Tuesday, March 25, 2008

Math achievement study

math credited with major boost in U.S. school's scores
After a low-income Los Angeles elementary in the 2005-06 school year introduced a math curriculum developed for use in Singapore, where learners excel in the subject, 76% of the U.S. school's students now score at grade-level on standardized math tests, up from 45% in the prior school year. The method blends math basics with conceptual learning in way that's easy for children to understand.

Thursday, March 20, 2008

A study showed that children who displayed academic skills when they started kindergarten, such as understanding the order of numbers or knowing letters, were more likely to fare better in elementary school. The ability to pay attention and to concentrate was also important, the team of researchers from the United States, Canada and Britain found from their analysis of six large, long-term studies, as was motivation to learn. Surprisingly, some social behaviors, such as having problems getting along with peers and acting sad, withdrawn or even disruptive, were not important predictors of future academic success.
(2008). Developmental Psychology,

Technology impact report

This annual report, which includes data from all 50 states and DC, highlights the states' focus on professional development and academic and includes details regarding the trends of the EETT budget cuts. "Research has shown that educational technology programs help ensure that all schools have highly qualified teachers and provide students with the academic resources necessary to compete in a global economy," said Mary Ann Wolf, executive director of SETDA. To maximize the return on their investment, states are focusing heavily on leadership and professional development initiatives.
State Educational Technology Directors Association. (2008). 2008 national trends report. Glen Burnie, MD: Author.

Class size study

Reduced class size doesn't level the playing field
Reducing classroom size to fewer than 18 students per teacher benefits high-achieving students more than struggling ones, according to an analysis by a Northwestern University researcher of data gathered in a major study on the interplay of class size and learning. "While decreasing class size may increase achievement on average for all types of students, it does not appear to reduce the achievement gap within a class," said researcher Spyros Konstantopoulos.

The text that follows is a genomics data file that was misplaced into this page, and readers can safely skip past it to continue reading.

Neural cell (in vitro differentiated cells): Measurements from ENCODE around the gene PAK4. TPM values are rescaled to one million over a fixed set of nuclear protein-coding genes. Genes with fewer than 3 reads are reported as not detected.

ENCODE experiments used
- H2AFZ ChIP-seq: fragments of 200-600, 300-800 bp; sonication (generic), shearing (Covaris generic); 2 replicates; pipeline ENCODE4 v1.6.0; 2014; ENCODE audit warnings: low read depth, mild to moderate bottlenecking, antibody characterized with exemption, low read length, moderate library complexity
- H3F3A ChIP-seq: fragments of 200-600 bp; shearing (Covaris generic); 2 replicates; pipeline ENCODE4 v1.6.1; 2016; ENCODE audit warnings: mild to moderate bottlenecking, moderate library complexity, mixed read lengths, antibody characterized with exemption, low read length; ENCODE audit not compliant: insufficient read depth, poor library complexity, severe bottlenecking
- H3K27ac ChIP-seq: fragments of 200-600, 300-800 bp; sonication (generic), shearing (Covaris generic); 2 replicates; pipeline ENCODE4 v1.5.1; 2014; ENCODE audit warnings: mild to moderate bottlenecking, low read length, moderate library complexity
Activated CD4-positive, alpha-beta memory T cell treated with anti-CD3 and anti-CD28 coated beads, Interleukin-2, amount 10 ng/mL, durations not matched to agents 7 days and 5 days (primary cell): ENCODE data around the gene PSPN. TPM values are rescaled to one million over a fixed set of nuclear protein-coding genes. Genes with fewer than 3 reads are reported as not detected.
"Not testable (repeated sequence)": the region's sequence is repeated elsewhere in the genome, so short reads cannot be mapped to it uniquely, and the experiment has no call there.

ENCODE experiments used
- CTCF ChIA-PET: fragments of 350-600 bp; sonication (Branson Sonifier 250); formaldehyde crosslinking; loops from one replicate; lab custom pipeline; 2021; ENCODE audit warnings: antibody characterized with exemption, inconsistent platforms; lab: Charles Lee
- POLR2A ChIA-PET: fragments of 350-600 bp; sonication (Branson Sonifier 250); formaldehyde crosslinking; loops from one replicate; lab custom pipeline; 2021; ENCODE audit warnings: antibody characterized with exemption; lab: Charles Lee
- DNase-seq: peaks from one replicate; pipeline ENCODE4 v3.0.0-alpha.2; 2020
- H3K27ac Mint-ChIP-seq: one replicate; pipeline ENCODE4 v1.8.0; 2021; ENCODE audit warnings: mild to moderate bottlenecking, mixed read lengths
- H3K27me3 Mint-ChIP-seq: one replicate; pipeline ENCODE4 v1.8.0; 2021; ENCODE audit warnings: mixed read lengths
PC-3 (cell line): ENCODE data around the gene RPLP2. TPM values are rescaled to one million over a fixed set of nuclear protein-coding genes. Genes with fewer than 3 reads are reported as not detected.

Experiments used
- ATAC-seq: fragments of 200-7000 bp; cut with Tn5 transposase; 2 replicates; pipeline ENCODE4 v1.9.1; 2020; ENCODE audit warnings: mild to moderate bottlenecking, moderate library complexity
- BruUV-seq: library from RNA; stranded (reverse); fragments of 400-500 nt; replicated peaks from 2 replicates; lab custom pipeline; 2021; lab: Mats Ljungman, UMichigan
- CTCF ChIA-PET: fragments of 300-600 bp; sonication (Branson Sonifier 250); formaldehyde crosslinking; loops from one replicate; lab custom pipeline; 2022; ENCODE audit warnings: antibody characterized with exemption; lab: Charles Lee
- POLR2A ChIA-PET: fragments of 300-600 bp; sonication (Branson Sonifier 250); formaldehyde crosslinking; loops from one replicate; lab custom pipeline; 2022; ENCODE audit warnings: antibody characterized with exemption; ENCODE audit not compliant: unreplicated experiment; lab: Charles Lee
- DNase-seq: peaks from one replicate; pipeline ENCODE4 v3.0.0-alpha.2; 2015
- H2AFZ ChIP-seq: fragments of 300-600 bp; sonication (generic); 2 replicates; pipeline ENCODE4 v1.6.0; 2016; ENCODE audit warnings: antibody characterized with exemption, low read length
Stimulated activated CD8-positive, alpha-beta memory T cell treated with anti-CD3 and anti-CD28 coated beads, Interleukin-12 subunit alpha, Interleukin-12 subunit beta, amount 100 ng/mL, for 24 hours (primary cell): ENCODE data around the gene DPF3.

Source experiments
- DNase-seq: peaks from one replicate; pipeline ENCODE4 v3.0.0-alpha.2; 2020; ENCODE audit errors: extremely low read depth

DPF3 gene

Konstantopoulos, S. (2008). Do Small Classes Reduce the Achievement Gap between Low and High Achievers? Evidence from Project STAR. Elementary School Journal, 108, 4.

Dropout reports

This report evaluates alternative pathways to high school graduation — such as school- or employment-based technical or vocational training programs — in different countries, in terms of content, graduation requirements, inclusiveness, and outcomes.
Lamb, S. (2008). Alternative Pathways to High School Graduation: An International Comparison. Santa Barbara, CA: California Dropout Research Project.

This report examines the scope and causes of California's dropout problem, and assesses whether some state policies unintentionally drive students out of schools. Proposes a comprehensive policy framework focused on effectively serving at-risk students.
Timar, Thomas, T., Biag, M., & Lawson, M. (2007, Oct.). Does State Policy Help or Hurt the Dropout Problem in California? Santa Barbara, CA: California Dropout Research Project.

Achievement Gap reports

The Casey Foundation published a series of eight reports about closing the achievement gap. The Foundation advocates supporting quality school choices and strong connections between schools, families, and communities.
Read, T. (2008). Closing the achievement gap. Baltimore: Casey Foundation.

Influence factors report

This report looks at the Casey Foundation's efforts to influence the education policy environment by gathering evidence of proven and promising practices, engaging target audiences, and delivering accessible messages. Profiles influence tools that have led to concrete results. Their findings can help librarians state thsi case effectively.